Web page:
(Tu crois l’éviter, il te tient ’) L’amour...

L’amour est enfant de bohème,
Il n’a jamais, jamais connu de loi;
Si tu ne m’aimes pas, je t’aime;
Si je t’aime, prends garde à toi’
   (Prends garde à toi’)
Si tu ne m’aimes pas,
Si tu ne m’aimes pas, je t’aime
   (Prends garde à toi’)
Mais si je t’aime, si je t’aime
Prends garde à toi’

(L’amour est enfant de bohème,)
(Il n’a jamais, jamais connu de loi;)
(Si tu ne m’aimes pas, je t’aime;)
(Si je t’aime, prends garde à toi’)
(Prends garde à toi’)

Si tu ne m’aimes pas,
Si tu ne m’aimes pas, je t’aime
   (Prends garde à toi’)
Mais si je t’aime, si je t’aime
Prends garde à toi’
   (Prends garde à toi’)

When will I love you?
Good Lord, I don’t know,
Maybe never, maybe tomorrow.
But not today, that’s for sure.

Love is a rebellious bird
That none can tame,
And it is well in vain that one calls it,
If it suits it to refuse.
Nothing to be done, threat or prayer;
The one talks well, the other is silent,
And it’s the other that I prefer;
He said nothing, but he pleases me.

(Love is a rebellious bird) Love...
(That none can tame,) Love...
(And it is well in vain that one calls it,) Love...
(Because it suits it to refuse.) Love...

Love is a gypsy child,
It has never, never known the law;
If you don’t love me, I love you;
If I love you, do stand on guard
   (Do stand on guard)
If you don’t love me,
If you don’t love me, I love you;
   (Do stand on guard)
But if I love you, if I love you,
Do stand on guard

(Love is a gypsy child,)
(It has never, never known the law;)
(If you don’t love me, I love you;)
(If I love you, do stand on guard)
(Do stand guard)

If you don’t love me,
If you don’t love me, I love you;
   (Do stand on guard)
But if I love you, if I love you,
Do stand on guard
   (Do stand on guard)

The bird you hoped to catch
Beat its wings and flew away.
Love is far, you can wait for it;
You no longer await it, there it is.
All around you, swift, swift,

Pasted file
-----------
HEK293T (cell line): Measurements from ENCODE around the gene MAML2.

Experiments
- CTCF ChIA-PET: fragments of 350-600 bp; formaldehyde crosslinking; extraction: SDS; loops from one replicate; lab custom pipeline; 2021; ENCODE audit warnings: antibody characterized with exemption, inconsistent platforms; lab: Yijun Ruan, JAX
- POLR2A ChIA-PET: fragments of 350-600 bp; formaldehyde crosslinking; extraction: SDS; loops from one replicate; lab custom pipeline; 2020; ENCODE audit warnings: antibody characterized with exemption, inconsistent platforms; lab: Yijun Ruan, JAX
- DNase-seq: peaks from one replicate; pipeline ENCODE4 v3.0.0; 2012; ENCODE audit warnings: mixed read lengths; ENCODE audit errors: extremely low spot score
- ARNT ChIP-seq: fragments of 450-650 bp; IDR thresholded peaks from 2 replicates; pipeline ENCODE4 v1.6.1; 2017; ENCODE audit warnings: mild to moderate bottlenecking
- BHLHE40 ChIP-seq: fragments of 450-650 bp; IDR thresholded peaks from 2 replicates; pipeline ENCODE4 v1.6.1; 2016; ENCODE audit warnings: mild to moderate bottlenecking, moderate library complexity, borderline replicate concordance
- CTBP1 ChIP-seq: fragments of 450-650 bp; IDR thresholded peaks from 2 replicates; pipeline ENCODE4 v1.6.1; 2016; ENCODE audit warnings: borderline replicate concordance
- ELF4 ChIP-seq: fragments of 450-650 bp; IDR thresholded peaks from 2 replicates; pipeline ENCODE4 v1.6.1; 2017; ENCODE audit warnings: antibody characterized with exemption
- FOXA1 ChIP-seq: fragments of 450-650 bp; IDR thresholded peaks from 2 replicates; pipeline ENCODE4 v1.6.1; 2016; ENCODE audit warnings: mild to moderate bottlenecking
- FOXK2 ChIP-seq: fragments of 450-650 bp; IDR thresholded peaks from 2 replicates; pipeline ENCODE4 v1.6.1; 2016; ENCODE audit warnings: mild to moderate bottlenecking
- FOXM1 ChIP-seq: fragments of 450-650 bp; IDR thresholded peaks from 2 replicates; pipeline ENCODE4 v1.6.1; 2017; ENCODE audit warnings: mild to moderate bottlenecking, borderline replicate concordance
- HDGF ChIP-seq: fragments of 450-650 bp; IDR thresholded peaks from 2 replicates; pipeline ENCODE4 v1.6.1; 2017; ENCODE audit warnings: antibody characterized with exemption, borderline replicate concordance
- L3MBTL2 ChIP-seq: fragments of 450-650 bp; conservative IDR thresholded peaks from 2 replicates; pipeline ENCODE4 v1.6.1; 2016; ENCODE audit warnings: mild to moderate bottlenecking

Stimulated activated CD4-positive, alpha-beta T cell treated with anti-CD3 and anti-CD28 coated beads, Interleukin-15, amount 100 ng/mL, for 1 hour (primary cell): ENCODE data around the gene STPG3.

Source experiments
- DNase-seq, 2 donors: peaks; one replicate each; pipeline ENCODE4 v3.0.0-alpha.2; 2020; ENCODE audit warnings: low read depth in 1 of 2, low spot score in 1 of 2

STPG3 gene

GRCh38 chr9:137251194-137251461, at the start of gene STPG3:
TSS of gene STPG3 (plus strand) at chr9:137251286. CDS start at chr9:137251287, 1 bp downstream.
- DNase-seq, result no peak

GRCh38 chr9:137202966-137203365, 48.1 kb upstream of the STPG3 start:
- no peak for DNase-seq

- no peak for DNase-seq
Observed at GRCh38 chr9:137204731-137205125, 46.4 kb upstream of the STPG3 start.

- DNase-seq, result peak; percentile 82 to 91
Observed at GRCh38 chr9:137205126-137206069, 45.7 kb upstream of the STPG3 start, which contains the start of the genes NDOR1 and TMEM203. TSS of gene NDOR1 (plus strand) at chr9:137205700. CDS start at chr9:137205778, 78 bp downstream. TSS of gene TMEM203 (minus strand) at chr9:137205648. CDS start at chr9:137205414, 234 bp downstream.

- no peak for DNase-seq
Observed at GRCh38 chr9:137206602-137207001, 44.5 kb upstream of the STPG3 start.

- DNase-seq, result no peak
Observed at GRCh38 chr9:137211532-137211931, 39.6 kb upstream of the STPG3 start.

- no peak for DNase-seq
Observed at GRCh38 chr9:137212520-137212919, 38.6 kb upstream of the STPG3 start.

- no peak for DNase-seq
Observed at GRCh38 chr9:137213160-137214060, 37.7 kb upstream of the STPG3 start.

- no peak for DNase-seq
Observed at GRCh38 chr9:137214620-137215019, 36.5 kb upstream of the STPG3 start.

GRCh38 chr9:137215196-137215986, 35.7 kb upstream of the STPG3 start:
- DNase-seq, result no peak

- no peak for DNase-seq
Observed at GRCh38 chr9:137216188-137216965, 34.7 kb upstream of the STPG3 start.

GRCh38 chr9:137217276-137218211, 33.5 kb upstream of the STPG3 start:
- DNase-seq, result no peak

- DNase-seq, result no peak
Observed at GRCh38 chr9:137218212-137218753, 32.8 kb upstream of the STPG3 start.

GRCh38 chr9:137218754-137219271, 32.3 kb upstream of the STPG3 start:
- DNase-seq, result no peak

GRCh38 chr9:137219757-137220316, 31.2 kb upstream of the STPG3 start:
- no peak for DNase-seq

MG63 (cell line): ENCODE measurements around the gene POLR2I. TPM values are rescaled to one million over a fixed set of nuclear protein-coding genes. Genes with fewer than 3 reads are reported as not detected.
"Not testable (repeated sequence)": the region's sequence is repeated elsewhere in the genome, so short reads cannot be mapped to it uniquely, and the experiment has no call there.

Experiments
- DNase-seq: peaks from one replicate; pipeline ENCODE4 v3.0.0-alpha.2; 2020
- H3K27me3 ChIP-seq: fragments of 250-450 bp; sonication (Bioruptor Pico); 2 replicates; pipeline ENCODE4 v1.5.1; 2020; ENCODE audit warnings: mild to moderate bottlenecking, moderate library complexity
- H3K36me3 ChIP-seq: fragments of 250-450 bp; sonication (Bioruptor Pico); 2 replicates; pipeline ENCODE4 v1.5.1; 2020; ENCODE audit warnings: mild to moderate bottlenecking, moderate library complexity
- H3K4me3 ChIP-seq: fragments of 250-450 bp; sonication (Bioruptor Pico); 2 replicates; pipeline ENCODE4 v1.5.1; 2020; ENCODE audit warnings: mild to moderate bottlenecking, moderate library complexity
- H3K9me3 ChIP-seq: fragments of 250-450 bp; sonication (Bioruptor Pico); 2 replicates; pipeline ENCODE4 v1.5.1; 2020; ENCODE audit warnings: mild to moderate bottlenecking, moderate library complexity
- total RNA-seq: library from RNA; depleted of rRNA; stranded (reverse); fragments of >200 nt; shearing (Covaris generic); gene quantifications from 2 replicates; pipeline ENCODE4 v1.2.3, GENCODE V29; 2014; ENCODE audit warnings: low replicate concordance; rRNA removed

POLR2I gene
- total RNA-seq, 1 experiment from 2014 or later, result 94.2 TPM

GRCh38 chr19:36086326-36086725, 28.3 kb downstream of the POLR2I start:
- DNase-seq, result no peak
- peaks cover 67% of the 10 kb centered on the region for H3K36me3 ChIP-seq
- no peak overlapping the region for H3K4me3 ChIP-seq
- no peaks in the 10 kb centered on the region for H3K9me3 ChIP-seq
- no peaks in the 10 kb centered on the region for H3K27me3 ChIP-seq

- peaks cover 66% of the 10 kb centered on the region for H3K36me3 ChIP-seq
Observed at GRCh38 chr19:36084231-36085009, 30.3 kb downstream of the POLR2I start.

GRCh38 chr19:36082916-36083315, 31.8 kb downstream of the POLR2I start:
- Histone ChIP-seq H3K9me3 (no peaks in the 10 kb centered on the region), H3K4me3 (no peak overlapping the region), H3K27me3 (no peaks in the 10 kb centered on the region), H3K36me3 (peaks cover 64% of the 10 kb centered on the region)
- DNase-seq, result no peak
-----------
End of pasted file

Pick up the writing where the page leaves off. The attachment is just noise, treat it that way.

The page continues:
It comes, goes, then it returns.
You think to hold it fast, it flees you,
You think to flee it, it holds you

(All around you, swift,) Love...
(It comes, goes, then it returns.) Love...
(You think to hold it fast, it flees you,) Love...
(You think to flee it, it holds you) Love...

Love is a gypsy child,
It has never, never known the law;
If you don’t love me, then I love you;
If I love you, do stand on guard
   (Do stand on guard)
If you don’t love me,
If you don’t love me, then I love you;
   (Do stand on guard)
But if I love you, if I love you,
Do stand on guard

(Love is a gypsy child,)
(It has never, never known the law;)
(If you don’t love me, then I love you;)
(If I love you, do stand on guard)
(Do stand on guard)

If you don’t love me,
If you don’t love me, then I love you;
   (Do stand on guard)
But if I love you, if I love you,
Do stand on guard
   (Do stand on guard)


Bizet bio    Carmen synopsis    Habanera    Toreadors

Seguidilla

Carmen approaches Don José, speaks briefly with him, then tosses a flower at him. Their break over, Carmen and the cigarette girls return to the factory. Don José is stunned, as if hit by Cupid’s arrow. (“What brazen impudence! That flower had the effect of a bullet striking me! ... If there really are witches, she’s certainly one.”) Micaëla returns and finds Don José. She brings him a letter and a little money from his mother, who also sends a kiss, which Micaëla delivers. He gives her a kiss to take back to his mother. Micaëla leaves.

A fight breaks out in the factory, and Don José takes two soldiers with him to quiet the uproar. Carmen is identified as the instigator. She defies the soldiers and is arrested. Don José is ordered by his superiors to take her to prison. On the way, Carmen tells Don José that he is in love with her and that he will release her. Don José knows he is helpless.

Text

Près des remparts de Séville
chez mon ami Lillas Pastia,
j’irai danser la séguedille
et boire du Manzanilla,
j’irai chez mon ami Lillas Pastia.
Oui, mais toute seule on s’ennuie,
et les vrais plaisir sont à deux ...
donc pour me tenir compagnie,
j’amènerai mon amoureux!

Mon amoureux! ...
Il est au diable!
Je l’ai mis à la porte hier!
Mon pauvre coeur,
très consolable,
mon coeur est libre comme l’air! ...